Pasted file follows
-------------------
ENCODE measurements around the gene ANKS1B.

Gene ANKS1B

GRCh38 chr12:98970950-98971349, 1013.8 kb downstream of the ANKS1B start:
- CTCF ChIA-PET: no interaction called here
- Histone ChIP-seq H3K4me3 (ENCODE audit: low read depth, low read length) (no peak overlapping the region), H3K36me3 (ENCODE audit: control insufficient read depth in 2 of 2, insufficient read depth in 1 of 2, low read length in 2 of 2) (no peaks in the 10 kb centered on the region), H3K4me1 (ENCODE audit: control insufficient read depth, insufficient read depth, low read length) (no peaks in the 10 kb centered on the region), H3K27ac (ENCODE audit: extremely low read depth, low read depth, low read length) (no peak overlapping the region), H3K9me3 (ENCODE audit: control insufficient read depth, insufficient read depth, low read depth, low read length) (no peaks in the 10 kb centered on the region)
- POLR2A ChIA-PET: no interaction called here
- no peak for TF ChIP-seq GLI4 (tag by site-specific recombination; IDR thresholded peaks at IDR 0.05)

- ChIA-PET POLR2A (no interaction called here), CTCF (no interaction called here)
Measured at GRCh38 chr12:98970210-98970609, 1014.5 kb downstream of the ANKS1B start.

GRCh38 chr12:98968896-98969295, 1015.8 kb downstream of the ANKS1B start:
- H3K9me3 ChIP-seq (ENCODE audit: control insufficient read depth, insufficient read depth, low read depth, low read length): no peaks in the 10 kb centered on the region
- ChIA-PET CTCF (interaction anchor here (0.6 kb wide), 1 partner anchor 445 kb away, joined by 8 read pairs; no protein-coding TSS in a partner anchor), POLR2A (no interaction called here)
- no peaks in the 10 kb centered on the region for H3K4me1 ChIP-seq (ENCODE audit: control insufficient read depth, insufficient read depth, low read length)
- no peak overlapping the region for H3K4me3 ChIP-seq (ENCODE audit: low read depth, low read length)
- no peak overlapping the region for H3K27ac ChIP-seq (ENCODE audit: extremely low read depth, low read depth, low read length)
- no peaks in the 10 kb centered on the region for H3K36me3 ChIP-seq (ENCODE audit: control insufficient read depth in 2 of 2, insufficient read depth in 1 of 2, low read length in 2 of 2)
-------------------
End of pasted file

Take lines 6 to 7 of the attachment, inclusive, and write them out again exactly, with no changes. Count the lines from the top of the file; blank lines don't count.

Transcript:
- POLR2A ChIA-PET: no interaction called here
- no peak for TF ChIP-seq GLI4 (tag by site-specific recombination; IDR thresholded peaks at IDR 0.05)